Retro tax reversal norms on the cards
In a move that is likely to soothe anxious investor nerves, the government on Monday said it will come out with its final guidelines on the controversial General Anti Avoidance Rules (GAAR) later this month.india Updated: Oct 01, 2012 21:10 IST
In a move that is likely to soothe anxious investor nerves, the government on Monday said it will come out with its final guidelines on the controversial General Anti Avoidance Rules (GAAR) later this month.
GAAR, first proposed in this year’s budget and later deferred by a year, seeks to empower taxmen to clampdown on deals suspected to have been structured only to avoid paying taxes.
The final guidelines will draw upon the recommendations of a panel headed by Parthasarthi Shome, head of think-tank Indian Council for Research in International Economic Relations.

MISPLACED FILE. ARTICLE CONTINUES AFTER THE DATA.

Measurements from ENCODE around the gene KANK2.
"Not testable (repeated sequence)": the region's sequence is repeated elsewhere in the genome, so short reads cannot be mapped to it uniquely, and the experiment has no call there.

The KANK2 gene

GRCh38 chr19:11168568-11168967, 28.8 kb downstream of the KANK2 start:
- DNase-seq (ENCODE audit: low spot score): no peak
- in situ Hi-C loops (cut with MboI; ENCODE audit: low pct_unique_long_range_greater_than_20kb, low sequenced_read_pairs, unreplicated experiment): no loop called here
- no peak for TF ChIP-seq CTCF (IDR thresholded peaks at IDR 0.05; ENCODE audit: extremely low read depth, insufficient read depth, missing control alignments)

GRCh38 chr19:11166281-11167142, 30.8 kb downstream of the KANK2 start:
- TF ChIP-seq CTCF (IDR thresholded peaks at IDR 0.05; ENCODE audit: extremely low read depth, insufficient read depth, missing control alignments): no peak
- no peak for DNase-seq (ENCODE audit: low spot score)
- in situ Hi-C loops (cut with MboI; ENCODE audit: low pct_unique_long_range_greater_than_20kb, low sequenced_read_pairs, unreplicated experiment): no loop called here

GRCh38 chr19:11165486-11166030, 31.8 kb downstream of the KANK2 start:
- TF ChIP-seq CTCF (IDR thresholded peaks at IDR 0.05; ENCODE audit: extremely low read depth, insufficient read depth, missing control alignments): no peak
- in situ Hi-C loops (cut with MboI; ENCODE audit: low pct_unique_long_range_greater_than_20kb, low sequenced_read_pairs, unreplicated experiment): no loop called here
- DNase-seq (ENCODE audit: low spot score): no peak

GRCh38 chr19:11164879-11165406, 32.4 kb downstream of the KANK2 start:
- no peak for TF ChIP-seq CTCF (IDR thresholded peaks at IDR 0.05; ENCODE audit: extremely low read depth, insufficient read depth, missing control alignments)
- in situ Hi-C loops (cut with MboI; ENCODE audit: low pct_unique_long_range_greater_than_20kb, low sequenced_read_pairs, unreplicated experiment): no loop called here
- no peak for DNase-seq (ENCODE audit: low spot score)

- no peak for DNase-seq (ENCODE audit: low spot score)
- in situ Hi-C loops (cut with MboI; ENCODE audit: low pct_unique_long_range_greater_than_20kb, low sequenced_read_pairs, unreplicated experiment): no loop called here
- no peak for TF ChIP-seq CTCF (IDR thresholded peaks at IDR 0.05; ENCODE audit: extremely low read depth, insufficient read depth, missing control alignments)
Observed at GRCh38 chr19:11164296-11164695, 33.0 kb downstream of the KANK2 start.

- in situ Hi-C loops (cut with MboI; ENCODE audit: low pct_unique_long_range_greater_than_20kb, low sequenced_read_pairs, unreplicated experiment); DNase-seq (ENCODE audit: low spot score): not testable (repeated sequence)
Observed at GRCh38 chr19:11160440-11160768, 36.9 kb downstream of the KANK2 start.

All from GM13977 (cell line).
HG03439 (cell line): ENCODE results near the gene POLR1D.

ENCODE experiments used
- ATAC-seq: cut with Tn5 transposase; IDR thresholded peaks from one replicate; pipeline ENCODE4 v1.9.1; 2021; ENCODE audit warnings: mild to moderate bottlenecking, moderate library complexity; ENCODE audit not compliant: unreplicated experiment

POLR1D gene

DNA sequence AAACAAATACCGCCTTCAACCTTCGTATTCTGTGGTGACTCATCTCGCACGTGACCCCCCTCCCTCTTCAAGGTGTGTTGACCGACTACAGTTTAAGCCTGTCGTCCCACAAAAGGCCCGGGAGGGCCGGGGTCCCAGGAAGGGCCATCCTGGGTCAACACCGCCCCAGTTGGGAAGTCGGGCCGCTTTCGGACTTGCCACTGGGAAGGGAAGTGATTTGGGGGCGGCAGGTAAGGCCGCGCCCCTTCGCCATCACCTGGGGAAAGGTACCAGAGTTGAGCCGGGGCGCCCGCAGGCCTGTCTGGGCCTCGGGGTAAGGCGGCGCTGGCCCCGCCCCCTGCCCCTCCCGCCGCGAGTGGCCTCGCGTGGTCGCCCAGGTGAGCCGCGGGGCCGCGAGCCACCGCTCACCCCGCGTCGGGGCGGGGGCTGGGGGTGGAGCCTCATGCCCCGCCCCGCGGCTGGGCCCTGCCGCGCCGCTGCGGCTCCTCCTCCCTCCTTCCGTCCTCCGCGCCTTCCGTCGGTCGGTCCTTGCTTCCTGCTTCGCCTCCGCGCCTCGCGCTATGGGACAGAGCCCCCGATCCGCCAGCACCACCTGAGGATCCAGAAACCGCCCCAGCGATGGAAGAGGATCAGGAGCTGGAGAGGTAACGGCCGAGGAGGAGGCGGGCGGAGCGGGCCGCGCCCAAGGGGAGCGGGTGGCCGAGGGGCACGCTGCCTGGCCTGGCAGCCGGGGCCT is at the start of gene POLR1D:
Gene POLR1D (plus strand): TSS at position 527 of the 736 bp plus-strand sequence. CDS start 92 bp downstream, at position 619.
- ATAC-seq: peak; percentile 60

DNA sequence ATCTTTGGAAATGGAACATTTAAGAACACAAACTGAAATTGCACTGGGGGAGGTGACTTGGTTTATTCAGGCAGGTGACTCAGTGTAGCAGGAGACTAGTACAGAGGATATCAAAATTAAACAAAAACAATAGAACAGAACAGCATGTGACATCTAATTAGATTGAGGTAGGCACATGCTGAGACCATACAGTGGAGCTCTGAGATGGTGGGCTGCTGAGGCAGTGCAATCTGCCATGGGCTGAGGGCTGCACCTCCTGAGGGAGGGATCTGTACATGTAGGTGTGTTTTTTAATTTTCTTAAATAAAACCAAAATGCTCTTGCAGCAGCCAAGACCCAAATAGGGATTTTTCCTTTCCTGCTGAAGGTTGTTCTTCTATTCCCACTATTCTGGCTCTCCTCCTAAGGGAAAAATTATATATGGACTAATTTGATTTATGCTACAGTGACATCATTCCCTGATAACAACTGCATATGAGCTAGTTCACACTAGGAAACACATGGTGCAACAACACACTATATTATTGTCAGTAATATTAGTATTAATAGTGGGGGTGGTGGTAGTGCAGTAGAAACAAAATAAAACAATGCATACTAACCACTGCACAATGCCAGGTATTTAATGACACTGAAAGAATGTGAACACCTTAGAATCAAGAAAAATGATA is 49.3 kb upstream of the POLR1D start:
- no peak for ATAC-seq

The Shome-panel submitted its final report to the finance ministry on Monday amid speculation that it has proposed deferring the implementation of GAAR by three years to 2016.
“I expect Stage 1-finalisation of our views on the report to take place in next 10 days,” said finance minister P Chidambaram. “Stage 2 — the final GAAR rules — would take another 10 days because that would require vetting by the law ministry... “So, at the moment, I would like to complete Stage 1 and Stage 2 ... that would be (done) by the month end.”
Any decision to amend the Income Tax Act, if necessary, will be taken after the government issues the guidelines on GAAR.
“The third stage if it is necessary to amend the IT Act, I am afraid it will certainly take longer because that has to go to Cabinet and the Act has to be amended,” said Chidambaram.
The Shome-panel has also submitted its recommendations on the Finance Act that allows retrospective tax on global mergers including Vodafone’s 2007 acquisition of Hutchinson’s mobile assets in India.